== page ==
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    • "In A and D, single and double asterisk represents P < 0.05 and P < 0.005, respectively. JOURNAL OF CELLULAR BIOCHEMISTRY GLYCOGEN SYNTHASE KINASE 3 INCREASES IL-1B INDUCED NO with other cell types [Martin et al., 2005; Rodionova et al., 2007; Rådinger et al., 2009] "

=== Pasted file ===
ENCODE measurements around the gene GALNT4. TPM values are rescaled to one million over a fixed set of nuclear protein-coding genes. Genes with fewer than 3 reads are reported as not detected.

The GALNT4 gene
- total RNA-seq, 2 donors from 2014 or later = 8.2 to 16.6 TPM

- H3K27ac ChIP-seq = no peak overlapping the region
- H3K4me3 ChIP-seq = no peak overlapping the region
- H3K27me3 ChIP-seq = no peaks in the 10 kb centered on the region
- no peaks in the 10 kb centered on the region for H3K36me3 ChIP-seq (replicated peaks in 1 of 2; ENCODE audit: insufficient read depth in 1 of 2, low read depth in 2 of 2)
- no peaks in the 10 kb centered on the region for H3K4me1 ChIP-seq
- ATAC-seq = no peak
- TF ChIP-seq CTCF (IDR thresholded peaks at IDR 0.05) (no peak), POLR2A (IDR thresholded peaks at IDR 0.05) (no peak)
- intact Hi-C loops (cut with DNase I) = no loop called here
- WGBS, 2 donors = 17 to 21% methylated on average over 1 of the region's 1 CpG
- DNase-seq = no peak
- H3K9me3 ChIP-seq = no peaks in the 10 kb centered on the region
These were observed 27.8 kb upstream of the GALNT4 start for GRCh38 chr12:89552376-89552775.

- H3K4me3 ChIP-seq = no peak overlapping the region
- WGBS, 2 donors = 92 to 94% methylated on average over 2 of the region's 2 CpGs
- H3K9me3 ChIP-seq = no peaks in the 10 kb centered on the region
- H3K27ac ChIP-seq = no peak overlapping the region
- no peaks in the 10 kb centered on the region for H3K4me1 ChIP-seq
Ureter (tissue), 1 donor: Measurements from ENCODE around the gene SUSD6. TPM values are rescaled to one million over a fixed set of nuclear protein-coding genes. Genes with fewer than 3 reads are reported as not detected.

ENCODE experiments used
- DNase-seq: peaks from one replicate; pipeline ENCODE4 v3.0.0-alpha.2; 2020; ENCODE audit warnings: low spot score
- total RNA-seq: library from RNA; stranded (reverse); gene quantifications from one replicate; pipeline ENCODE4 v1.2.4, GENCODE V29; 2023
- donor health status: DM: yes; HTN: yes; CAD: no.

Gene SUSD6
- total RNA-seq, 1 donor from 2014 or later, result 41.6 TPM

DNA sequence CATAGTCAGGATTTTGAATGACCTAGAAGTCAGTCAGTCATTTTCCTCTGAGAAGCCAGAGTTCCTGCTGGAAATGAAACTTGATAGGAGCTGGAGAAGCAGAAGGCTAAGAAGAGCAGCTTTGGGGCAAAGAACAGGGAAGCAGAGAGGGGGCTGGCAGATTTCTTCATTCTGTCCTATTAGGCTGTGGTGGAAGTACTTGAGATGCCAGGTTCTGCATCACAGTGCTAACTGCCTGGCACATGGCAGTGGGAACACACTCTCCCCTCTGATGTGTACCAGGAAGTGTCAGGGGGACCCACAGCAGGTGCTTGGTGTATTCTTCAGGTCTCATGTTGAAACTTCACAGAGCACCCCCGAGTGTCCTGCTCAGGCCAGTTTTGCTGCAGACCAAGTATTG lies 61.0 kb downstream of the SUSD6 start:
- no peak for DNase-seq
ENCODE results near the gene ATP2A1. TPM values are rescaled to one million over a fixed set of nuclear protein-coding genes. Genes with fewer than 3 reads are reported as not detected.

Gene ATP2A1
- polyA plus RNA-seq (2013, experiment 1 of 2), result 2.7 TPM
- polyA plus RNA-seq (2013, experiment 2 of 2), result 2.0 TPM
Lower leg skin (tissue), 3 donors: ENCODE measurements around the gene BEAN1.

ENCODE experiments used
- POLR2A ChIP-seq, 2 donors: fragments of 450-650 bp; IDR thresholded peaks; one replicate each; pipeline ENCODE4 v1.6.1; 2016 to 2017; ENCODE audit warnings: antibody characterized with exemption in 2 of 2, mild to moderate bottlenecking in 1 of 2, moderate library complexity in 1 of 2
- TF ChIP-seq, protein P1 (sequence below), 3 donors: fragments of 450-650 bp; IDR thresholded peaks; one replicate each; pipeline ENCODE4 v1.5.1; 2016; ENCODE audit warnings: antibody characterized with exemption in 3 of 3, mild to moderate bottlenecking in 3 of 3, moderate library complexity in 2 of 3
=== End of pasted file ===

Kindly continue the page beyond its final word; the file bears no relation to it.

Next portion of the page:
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    ABSTRACT: Excessive nitric oxide from the inducible nitric oxide synthase (iNOS) increases shock-induced hepatic injury, hepatic dysfunction, inflammation, and mortality in animal models. Cytokines increase the expression of iNOS in hepatocytes, but the signaling mechanisms involved are not completely understood. We have previously demonstrated that Akt mediates the inhibitory effect of cAMP and insulin on cytokine-induced hepatocyte iNOS expression. We hypothesized that glycogen synthase kinase 3 (GSK3), a target of Akt phosphorylation, would regulate hepatocyte iNOS expression. In cultured rat hepatocytes, GSK3 inhibitors decreased IL-1β mediated nitric oxide (NO) production and iNOS protein expression, while the phosphatidylinositol 3-kinase (PI3K)/Akt pathway inhibitor LY294002 increased the cytokine-mediated NO production and iNOS expression. Over-expression of the constitutively active form of GSK3β enhanced IL-1β-mediated iNOS expression. GSK3 catalyzes the phosphorylation of c-Jun at the c-terminal Thr239 that facilitates c-Jun degradation. Inhibition of GSK3 with SB216763 and lithium chloride significantly reduced, whereas blocking PI3K/Akt increased phosphorylation of c-Jun at Thr239. The levels of total-c-Jun and c-Jun phosphorylated at Ser63 inversely correlated with c-Jun phosphorylated at Thr239, GSK3 activation and iNOS expression. Over-expression of a dominant negative c-Jun not only caused an increase in iNOS promoter activity and iNOS protein expression but was also able to reverse the SB216763-mediated suppression of iNOS. These results demonstrate that GSK3, a downstream target of Akt, regulates IL-1β-stimulated iNOS expression in hepatocytes by directly phosphorylating c-Jun in an inhibitory manner. J. Cell. Biochem. © 2014 Wiley Periodicals, Inc.